4. Buy neutral color winter shoes. Cute winter shoes that can handle Nordic freezing temperatures (can go as below as -30 Celcius degrees/ -22 Fahrenheit in Finland) is very difficult to find. So buy grey/black to make them as invisible as possible so you can wear any colors and styles you like with them. I see a lot of camel brown winter shoes and they are very noticeable and do not match with colors like green and red.

I’m too short for below the knee skirts.

5. If you’re short, don’t wear below the knee skirts/ dresses. Your legs will look even shorter. I personally don’t think even tall women look good on below the knee skirts. It’s either full length or above the knee/to the knee. I’m 163cm/ 5 feet 4 inch and always wear skirts that make my legs look longer.

Too tight sweaters aren’t cute.

6. Avoid short sweaters. This grey sweater is size M. Otherwise it’s a perfect fit, but it’s too short. Sweaters should be a bit large, because you don’t want to freeze your stomach in winter. 😃 It also looks better if your sweater isn’t too tight.

Here’s a long bronze Finnish Kalevala necklace from my mother. It’s a very simple style that goes with many different outfits.

7. Less is more when accessorizing with jewellery. You don’t want to look like a Christmas tree. There are many posts online about which neckline goes with which type of jewellery. Here’s a quick summary, short necklaces and heavy big pieces with open neckline, long necklaces with closed neckline like I have on the picture.

Move Smartly Within a Budget and Without Stress

Photo by Karolina Grabowska on Pexels.com

We all know moving is a pain. I should know as I have moved more times in my 35 years of life than most normal humans on this planet.

Jetsetter lifestyle can be exciting and fun when you’re young, especially for students. It does, however, get exhausting the older you get. So since I have moved nationally too many times for my age and internationally to eight different countries, I have created a short list how to move with the least amount of stress, spending extra money and avoiding drama and illegal stuff. Especially moving abroad alone can be challenging for many young people.

Here is a short list to keep in mind when you move to a new apartment/ city/ country:

  1. Don’t rely on advertising. When I moved to Dublin to do my Master’s degree, I found an apartment online. Very expensive, brand new building with a jacuzzi on the roof. So I asked my friend in Dublin, Ireland to go check the neighbourhood, if it’s shady or not. He said, it’s a good neighbourhood. Once I arrived (and had already paid for full semester rent), I realised the “good neighbourhood” started from the end of the road. The other end was full of crackheads and drug dealers. 😆 This was a developing part of Dublin, they were cleaning out the bad neighbourhoods by building new fancy buildings, but failed to mention that 200 meters from the fancy area, you might get mugged by a crackhead. Obviously, my friend NEVER went to check out the neighbourhood hah. Also, there was no jacuzzi in that building. It was from the gym in the NEXT building. So don’t rely on advertising or your (lazy) friends. Similar false advertising fiasco happened to me in Barcelona too. A brand new luxury hotel I booked online, looked amazing in pictures, but once I arrived with my friend, we realised it was built in the middle of a shady neighbourhood. So instead of walking to the city, we had to take a taxi everywhere.
  2. Visit a country before you decide to move there. Don’t rely on your friends’ opinions. I moved to Ireland without ever being there, though some female friends warned me of some stuff. I also moved to Sofia and Malta without ever been there before. So to avoid disappointment, I would suggest to first visit once or twice a country you plan to get a permanent job in. It can be adventurous to move randomly somewhere new and exotic, but it is also very expensive to move around a lot and starting from scratch many times is exhausting.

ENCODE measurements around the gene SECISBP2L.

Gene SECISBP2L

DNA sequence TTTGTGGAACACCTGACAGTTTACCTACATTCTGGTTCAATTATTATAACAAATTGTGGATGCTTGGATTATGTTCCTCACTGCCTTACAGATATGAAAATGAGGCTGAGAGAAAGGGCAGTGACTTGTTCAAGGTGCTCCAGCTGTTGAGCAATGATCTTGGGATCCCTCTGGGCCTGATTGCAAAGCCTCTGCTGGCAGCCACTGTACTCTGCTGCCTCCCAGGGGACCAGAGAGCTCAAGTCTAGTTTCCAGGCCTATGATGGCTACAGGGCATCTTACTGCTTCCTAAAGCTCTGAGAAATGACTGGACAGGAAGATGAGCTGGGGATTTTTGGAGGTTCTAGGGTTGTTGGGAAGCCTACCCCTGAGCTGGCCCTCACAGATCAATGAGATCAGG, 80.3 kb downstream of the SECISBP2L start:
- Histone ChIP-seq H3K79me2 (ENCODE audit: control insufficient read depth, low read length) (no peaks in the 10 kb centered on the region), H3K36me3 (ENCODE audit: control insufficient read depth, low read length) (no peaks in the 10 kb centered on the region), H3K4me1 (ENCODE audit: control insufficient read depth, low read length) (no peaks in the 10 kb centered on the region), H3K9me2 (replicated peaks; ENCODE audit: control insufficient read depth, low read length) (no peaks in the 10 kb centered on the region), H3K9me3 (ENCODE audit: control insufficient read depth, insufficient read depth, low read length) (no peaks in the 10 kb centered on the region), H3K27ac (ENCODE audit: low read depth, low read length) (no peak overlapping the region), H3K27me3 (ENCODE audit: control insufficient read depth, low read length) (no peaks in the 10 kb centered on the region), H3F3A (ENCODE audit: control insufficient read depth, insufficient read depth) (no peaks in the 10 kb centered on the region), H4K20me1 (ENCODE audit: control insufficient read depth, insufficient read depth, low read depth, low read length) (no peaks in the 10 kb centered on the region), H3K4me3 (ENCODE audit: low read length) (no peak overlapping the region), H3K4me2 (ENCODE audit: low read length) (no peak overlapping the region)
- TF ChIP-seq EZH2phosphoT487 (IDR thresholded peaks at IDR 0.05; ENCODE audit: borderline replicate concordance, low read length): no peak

3. Get a proper moving contract. Movers can try to trick you by adding extra hours AFTER the job is done, so make sure you have a valid contract from a REAL moving company. Check their website. Don’t go for cheap and shady. Ask for references if possible.
  4. Get a crime report of the area. Even in “safe” countries and areas, there can be criminal activity and violence. In the States for example, there’s a great website to find out if your area has hate groups based on different ideologies, such as Neo-nazis, anti-immigrant, anti-LBQT, male supremacy etc., it’s called SPLC Southern Poverty Law Center. (Resource: https://splcenter.org/hate-map) In the States, there’s also a national sex offender public website, where you can check if your area is safe to raise children. (https://www.nsopw.gov) Unfortunately, most countries aren’t so organised with public safety, but you can always try to investigate on your own.
  5. Check local hospitals. In Europe, it’s relatively easy to move around because EU and ETA countries and Switzerland have a unified European medical card that permits EU members to receive medical care in another EU country like a local.
  6. Be cautious with Airbnb. It’s great for short term stays and sometimes even for longer terms, but make sure the apartment and landlord are real. In Airbnb, trust the reviews. The more the better. Also make sure if you are a female solo traveler that your Airbnb host is reliable.
  7. Do your research on subletting laws. When I moved to NYC for job-hunting, I was recommended to search for apartments in Craigslist. So I found a relatively cheap place in Manhattan, just to find out that it was actually an illegal sublet. In NYC, it was VERY common. You need to make sure that the apartment owner or the original rental contract permits subletting. Also, be aware that in NYC they also try to trick you with illegal rental apartments. If you find “a room in Wall Street for 1000 USD/ month” and go there to see the room and the “room” is a corner of a shared apartment without a window, it’s ILLEGAL. You are not allowed to rent a divided space (sometimes separated with just curtains) of another room or of the apartment as a room if it doesn’t have a window. You might think that 1000 USD/month is cheap in Wall Street, but even for that price, you really need to have a window.